50 years ago, the Saturn V launched from Kennedy Space Center, carrying three people whose names would forever be etched in the historical record: Neil Armstrong, Michael Collins, and Edwin ‘Buzz’ Aldrin. Four days later, Armstrong and Aldrin would walk on the lunar surface.
Science fiction sadly lied about everyone else getting a chance to bound about up there – or nip off to Mars for a weekend break. These days, we remain resolutely rooted to Earth. But you can still celebrate humanity’s amazing achievement, by way of this selection of superb goodies.
Lego NASA Apollo 11 Lunar Lander
You could recreate Armstrong’s iconic “one small step for man” with an inflatable astronaut costume and then bound about in slow-motion. But if you don’t want everyone nearby to slowly back away, try some Lego.
NASA Apollo 11 Lunar Lander (£84.99) offers a gorgeous brick-based replica of the Eagle lunar module, a lunar surface with craters and footprints, and a couple of astronauts. If you’re more into rockets, grab the 1m high(!) NASA Apollo Saturn V (£109.99), which comes with its own dinky lunar lander.
Should your space dreams be more ambitious than going to the Moon, try Lego’s new Mars Exploration collection (£9.99–£119.99). And if all those sets just gave your wallet a heart attack, there’s the pay-packet-friendly Benny’s Space Squad (£8.99), with its four astronauts, Moon buggy, spaceship, and dollop of 1980s Lego Space nostalgia. Yum!
Skywatcher Heritage 100P Dobsonian telescope
Making a Moon Landing in your living room’s all very well; but when you’re suitably inspired, you’ll want to gawp at the real thing. Ambling outside on a clear night doesn’t cut it with your eyes alone.
Telescopes, though, can be bank-account-mugglingly expensive and complex to use. Not the Skywatcher Heritage 100P Dobsonian (£95). More grab-and-go than home observatory, this table-top delight can be set up in a matter of seconds.
And although you won’t use the Heritage 100P to delve into the deepest recesses of the heavens, it might surprise you. You’ll be able to head far beyond the Moon, for example to gaze at Jupiter’s satellites and Saturn’s rings.
Apps and games for exploring the Moon
Solar Walk 2 (£2.49, Android/£2.99, iOS) lets you explore the solar system from your armchair. Zip about celestial bodies with a tap, and spin the Moon under your finger. Tap the info button to get at useful stats, crack the Moon open to see its innards, and follow the Apollo 11 mission’s path by way of some IAP.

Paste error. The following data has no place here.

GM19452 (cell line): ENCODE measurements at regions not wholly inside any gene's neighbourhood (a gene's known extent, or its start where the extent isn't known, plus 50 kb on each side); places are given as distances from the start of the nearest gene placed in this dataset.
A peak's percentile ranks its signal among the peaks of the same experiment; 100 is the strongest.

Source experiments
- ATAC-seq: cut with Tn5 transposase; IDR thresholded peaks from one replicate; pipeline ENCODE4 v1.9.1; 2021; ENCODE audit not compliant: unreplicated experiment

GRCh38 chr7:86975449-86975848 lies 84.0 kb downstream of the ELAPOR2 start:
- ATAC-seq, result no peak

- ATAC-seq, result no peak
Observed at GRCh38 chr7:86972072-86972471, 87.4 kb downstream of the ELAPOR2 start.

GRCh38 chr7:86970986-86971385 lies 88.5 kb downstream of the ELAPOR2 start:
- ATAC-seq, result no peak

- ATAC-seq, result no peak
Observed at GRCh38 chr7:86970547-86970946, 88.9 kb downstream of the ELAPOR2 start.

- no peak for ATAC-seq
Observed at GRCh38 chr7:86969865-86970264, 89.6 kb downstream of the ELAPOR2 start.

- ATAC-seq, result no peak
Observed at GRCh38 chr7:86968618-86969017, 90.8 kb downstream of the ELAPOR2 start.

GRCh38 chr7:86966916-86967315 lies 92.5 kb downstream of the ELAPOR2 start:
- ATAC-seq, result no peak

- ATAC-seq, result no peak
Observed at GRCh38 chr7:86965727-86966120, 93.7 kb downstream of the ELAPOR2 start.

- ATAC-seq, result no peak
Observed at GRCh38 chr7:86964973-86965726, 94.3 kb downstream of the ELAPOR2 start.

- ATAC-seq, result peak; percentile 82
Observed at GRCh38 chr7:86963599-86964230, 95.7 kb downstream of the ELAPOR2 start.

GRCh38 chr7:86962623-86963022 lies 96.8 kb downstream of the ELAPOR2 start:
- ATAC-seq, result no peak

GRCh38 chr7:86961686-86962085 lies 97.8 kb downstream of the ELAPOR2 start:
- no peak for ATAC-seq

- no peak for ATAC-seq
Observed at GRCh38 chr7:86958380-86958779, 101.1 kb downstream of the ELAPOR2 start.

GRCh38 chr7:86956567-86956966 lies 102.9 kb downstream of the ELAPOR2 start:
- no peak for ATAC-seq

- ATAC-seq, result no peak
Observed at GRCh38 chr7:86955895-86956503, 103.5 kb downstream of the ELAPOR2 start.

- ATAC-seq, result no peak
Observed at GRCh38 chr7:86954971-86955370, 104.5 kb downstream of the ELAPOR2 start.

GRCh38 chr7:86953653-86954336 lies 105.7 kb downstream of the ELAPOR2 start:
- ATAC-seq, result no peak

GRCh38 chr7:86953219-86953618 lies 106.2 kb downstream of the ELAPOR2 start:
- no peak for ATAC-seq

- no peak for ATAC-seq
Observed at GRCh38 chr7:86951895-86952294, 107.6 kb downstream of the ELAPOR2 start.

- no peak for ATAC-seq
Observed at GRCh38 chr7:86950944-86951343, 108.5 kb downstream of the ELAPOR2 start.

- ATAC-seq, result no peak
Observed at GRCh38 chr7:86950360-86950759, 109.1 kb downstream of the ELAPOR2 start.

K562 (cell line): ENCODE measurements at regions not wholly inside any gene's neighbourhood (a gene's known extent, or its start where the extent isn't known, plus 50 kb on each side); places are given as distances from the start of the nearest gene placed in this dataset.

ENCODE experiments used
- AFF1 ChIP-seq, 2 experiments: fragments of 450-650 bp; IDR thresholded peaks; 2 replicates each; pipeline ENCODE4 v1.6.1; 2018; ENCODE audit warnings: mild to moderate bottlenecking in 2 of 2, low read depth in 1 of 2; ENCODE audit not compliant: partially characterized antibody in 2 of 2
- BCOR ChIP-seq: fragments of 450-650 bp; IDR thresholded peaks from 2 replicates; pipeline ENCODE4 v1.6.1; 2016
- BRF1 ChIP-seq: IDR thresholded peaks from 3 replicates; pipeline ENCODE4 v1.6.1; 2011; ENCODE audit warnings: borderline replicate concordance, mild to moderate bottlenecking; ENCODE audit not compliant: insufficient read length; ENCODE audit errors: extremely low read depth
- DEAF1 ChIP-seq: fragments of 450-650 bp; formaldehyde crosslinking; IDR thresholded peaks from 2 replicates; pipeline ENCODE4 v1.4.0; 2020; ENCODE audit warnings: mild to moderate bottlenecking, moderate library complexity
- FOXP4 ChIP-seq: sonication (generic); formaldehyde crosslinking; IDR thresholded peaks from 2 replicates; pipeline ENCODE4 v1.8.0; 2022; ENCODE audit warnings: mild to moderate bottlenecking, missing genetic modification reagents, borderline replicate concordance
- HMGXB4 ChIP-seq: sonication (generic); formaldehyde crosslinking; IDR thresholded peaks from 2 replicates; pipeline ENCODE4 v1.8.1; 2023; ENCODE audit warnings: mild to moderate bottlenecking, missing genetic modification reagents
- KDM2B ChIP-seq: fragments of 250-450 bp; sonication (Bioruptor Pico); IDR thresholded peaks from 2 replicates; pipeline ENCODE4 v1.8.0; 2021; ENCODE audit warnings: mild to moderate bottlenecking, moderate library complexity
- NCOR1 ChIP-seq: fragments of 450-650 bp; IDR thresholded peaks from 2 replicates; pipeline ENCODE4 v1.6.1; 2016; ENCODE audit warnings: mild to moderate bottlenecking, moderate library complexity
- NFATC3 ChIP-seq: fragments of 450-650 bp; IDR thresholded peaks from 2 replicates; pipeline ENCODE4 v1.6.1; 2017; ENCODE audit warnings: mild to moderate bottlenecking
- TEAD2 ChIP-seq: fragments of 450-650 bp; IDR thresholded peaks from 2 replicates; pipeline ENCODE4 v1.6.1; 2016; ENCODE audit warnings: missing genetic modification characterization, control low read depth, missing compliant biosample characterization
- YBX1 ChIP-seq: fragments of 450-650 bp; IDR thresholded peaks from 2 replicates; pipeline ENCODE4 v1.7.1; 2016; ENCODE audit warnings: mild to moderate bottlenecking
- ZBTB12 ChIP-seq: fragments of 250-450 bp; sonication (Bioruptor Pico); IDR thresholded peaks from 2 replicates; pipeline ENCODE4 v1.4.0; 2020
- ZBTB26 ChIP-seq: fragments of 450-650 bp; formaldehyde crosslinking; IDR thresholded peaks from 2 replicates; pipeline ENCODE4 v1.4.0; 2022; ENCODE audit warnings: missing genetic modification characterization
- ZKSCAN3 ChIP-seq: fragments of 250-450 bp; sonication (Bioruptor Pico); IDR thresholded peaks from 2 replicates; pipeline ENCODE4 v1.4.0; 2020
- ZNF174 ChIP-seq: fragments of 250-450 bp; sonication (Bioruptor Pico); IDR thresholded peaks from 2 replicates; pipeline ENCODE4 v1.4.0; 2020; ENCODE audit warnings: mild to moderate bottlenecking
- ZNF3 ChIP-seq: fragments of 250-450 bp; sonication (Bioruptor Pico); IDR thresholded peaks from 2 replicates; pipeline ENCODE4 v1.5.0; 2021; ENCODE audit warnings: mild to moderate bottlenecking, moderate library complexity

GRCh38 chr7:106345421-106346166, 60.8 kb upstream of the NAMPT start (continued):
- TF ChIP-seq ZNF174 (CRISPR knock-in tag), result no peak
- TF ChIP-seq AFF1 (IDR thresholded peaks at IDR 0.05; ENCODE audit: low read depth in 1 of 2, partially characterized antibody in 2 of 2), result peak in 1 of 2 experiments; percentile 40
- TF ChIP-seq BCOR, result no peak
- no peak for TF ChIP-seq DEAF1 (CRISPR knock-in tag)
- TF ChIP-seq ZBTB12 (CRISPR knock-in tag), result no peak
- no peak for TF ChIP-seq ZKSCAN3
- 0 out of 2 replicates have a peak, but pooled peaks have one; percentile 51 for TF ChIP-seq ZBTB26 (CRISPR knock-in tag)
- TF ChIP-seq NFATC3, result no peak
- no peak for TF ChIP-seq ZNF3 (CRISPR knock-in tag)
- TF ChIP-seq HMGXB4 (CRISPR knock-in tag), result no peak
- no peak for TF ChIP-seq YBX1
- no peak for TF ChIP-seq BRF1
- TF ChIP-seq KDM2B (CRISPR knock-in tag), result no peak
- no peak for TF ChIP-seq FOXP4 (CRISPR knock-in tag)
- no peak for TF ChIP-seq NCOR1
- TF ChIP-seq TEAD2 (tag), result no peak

Beyond that, stay informed about whatever’s going on at NASA by way of the suitably named NASA app (free, Android/iOS). And if you want to try your hand at landing on the Moon – and other celestial bodies – have a crack at modern-day lunar lander title Solar Explorer: New Dawn (£2.99, Android/iOS).
Nano1 astronomy camera
A few years back, Tiny1 arrived – a GoPro for stargazers. But creators TinyMOS decided tiny isn’t teeny enough, hence follow-up Nano1 (£303), a ludicrously small snapper for bringing you closer to the night skies.
It’s palm-sized and lightweight, yet perfectly suited to exploring – and capturing – the night sky (and the Moon with an added lens), with its AR star map and astronomy exposure preset.
The tiny snag: the first run sold out. But you can sign up for the next production run this October, and look forward to photographing the Moon with ease once darker nights draw in.
Three superb Moonvies
If the above feels like too much effort – putting together plastic bricks; interacting with apps; going outside – fire up your tellybox for a Moon movies marathon instead.
Kick things off with First Man (buy from £5.99), which digs into the life of Armstrong and the legendary mission that took place half a century ago. Next, look to the future with Duncan Jones’s Moon (rent from £2.49; buy from £5.99). This love letter to classic sci-fi mixes up old-school models, a Moon-based mystery, and an oddball robot AI.
Finally, settle down to watch A Grand Day Out on Netflix, where we discover what you really need to reach the moon is ambition, motivation, a smattering of madness, and an insatiable appetite for cheese.